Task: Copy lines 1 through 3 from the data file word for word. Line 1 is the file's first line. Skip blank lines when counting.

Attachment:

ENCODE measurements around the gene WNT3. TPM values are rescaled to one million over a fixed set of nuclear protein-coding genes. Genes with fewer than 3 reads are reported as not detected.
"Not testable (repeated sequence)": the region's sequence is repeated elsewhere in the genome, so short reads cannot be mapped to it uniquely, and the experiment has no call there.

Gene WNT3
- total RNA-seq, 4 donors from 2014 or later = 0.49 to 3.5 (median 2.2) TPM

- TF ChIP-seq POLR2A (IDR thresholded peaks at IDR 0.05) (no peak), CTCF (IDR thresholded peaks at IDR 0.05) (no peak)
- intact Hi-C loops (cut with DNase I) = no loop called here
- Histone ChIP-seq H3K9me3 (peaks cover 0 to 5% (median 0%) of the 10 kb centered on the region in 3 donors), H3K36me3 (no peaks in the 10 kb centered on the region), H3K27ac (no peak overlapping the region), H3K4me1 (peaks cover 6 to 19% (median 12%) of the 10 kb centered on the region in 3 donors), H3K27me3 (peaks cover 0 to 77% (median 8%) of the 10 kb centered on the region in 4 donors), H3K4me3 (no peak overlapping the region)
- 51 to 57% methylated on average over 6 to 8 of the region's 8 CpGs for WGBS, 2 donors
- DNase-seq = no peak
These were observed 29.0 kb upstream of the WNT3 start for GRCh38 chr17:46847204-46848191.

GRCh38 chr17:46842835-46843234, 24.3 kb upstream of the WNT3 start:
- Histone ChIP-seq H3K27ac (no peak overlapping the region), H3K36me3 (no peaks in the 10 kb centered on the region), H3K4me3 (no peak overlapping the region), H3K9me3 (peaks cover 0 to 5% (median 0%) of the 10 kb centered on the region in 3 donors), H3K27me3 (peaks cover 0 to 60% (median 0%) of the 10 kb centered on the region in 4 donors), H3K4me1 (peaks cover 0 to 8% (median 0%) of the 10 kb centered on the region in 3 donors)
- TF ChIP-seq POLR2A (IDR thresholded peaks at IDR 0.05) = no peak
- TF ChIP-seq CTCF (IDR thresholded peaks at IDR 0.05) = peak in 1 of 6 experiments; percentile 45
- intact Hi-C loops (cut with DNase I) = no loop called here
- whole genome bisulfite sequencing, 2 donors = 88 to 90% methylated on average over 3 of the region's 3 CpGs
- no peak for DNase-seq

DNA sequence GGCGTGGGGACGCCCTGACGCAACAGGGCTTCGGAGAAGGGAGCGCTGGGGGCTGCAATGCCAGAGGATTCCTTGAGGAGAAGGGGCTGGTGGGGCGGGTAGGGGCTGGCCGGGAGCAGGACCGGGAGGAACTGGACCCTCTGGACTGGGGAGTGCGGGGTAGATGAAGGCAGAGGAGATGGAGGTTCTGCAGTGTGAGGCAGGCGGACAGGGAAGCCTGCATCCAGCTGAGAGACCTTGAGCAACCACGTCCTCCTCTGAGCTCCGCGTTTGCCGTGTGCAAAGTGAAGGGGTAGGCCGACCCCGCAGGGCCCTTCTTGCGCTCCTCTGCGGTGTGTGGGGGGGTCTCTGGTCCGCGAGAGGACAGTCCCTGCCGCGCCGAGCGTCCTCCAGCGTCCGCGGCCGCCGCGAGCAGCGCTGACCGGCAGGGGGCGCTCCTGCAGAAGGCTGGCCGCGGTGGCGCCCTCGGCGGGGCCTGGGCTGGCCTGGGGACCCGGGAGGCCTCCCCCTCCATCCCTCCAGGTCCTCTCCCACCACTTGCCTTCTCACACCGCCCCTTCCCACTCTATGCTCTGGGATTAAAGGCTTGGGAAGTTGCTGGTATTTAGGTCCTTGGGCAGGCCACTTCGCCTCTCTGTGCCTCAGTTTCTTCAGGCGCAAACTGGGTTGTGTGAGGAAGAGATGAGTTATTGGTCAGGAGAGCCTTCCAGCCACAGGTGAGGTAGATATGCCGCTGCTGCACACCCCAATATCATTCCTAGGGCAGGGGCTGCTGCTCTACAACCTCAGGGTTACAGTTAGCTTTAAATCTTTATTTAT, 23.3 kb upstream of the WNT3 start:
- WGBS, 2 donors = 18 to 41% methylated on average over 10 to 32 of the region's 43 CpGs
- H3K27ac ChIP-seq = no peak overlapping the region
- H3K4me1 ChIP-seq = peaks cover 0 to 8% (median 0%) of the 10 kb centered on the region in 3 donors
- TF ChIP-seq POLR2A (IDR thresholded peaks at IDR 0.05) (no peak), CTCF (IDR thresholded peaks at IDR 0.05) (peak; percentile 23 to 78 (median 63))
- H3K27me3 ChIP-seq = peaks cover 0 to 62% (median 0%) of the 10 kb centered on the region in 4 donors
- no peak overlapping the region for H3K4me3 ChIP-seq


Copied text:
ENCODE measurements around the gene WNT3. TPM values are rescaled to one million over a fixed set of nuclear protein-coding genes. Genes with fewer than 3 reads are reported as not detected.
"Not testable (repeated sequence)": the region's sequence is repeated elsewhere in the genome, so short reads cannot be mapped to it uniquely, and the experiment has no call there.

Gene WNT3